Art Society brings Gond art to campus
One of South Asia's most vibrant contemporary indigenous art movements is coming to Radford University during the fall 2015 semester.
The Pardhan Gond art exhibit, the first of its kind in the U.S., will appear at the RU Art Museum beginning in September. The exhibition will feature paintings, drawings, sculpture and animated film by central India's contemporary Gond tribal artists.
John Bowles, curator of the upcoming exhibit, spoke about the art collection Feb. 20 at the RU's Art Society's annual Give Your Heart to Art fundraising event at the Covington Center for Visual and Performing Arts.
Serving as guest speaker for the event, Bowles shared stories of some of the artists – a few of whom will visit campus during the exhibit – and provided insight into programs being developed by RU faculty around the exhibition, which will be titled "Painted Songs & Stories: The Hybrid Flowerings of Contemporary Pardhan Gond."
Bowles also thanked those in attendance for "turning out on this cold winter's night to demonstrate your enthusiastic support of the visual arts."
During the evening, Gond paintings and sculptures lined the walls of the oval-shaped Covington Center foyer, giving visitors a preview of the exhibition.
"It's really colorful. It's really animated," said Steve Arbury, director of the RU Art Museum. "There is a certain aboriginal quality to it that you find in a lot of tribal art, whether it's from India, or Mexico, or Australia or other countries. There is a certain commonality of style, and this fits right in."
Myrl Jones, chair of the RU Arts Society, said bringing the Gond art to RU is "a real coup" for the RU community. "There aren't many places in the United States where you can see this art, particularly as much of it as we will have here."
The Gond collection is not the first that Bowles, a longtime supporter of the university, has brought to campus for the benefit of RU students and community.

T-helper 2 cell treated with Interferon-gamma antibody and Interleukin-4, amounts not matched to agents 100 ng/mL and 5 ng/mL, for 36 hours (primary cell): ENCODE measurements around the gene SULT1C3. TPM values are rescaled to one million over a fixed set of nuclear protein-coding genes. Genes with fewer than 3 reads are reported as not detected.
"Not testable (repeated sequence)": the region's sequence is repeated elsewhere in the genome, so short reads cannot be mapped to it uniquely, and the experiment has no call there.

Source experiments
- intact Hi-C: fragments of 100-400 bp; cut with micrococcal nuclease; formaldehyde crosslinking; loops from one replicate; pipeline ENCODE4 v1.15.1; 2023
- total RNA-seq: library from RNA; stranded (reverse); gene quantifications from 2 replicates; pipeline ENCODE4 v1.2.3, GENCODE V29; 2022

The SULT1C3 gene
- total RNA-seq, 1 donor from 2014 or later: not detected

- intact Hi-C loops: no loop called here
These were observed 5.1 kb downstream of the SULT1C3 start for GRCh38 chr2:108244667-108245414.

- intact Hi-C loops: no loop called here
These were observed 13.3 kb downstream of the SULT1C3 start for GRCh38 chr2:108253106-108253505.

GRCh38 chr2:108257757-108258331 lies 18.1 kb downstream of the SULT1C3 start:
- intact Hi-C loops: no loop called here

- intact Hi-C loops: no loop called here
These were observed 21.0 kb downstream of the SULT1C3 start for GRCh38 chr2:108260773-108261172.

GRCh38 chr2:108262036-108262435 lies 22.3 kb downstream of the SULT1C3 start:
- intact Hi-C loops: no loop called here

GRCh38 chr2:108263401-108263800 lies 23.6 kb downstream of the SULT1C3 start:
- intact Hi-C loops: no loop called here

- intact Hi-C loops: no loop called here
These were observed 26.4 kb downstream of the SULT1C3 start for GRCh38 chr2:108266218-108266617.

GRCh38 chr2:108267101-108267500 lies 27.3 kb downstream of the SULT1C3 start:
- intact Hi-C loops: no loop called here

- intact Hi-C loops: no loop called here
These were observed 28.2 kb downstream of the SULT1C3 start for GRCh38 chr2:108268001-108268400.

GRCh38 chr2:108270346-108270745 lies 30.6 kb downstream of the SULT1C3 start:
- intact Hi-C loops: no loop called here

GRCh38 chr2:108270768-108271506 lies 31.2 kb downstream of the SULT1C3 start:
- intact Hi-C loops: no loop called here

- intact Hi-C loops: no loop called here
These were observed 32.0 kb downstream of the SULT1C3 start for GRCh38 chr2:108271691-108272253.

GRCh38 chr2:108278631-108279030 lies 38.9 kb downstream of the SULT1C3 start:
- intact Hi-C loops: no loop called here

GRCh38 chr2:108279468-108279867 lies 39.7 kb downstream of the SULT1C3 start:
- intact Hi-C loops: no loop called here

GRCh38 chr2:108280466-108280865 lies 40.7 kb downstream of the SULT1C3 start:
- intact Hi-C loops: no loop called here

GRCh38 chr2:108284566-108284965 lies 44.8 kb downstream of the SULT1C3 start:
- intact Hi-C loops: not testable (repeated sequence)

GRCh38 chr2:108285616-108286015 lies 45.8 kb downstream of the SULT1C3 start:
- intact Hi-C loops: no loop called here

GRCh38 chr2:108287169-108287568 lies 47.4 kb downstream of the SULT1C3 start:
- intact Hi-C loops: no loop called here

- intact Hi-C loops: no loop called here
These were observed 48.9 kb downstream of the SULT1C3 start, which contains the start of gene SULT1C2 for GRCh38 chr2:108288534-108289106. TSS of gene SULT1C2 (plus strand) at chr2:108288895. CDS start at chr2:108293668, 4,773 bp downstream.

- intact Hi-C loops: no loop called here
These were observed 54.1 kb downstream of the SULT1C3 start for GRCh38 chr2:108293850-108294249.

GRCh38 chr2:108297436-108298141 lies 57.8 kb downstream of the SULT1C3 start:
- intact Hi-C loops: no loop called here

In 1992, Bowles donated to Radford University much of his personal collection of Huichol art created by contemporary artists from Northwest Mexico's Huichol tribe. The collection totals 60 yarn paintings, 12 of which are on permanent display at Selu Conservancy's seven-sided meeting room. The rest of the collection can be seen and studied in the RU Art Museum, where it's available for annual exhibitions and outside loans.
"Thanks to John's generosity, the university now has one of the world's leading public collections of contemporary Huichol art," said RU President Penelope W. Kyle while introducing Bowles. "For example, the Virginia Museum of Fine Arts has circulated its own statewide touring Huichol exhibition, developed entirely from our collection."
President Kyle also praised Bowles for his commitment to RU's arts programs. "He is as passionate about the arts as you are," the president said. "He is a great supporter of the arts here at Radford and we are grateful for the opportunities that his support gives to our faculty and our students, especially the opportunity for them to learn about international art."
The RU Arts Society supports creativity, award-winning talent, performances, community outreach and student scholarship. The Give Your Heart to Art Dinner is dedicated to enriching the student experience at RU by building the university's collection of fine art.
"As members of the Arts Society, your passion for RU's visual and performing arts programs and your support of our students' successes in those areas is much, much appreciated by all us here at the university," Kyle said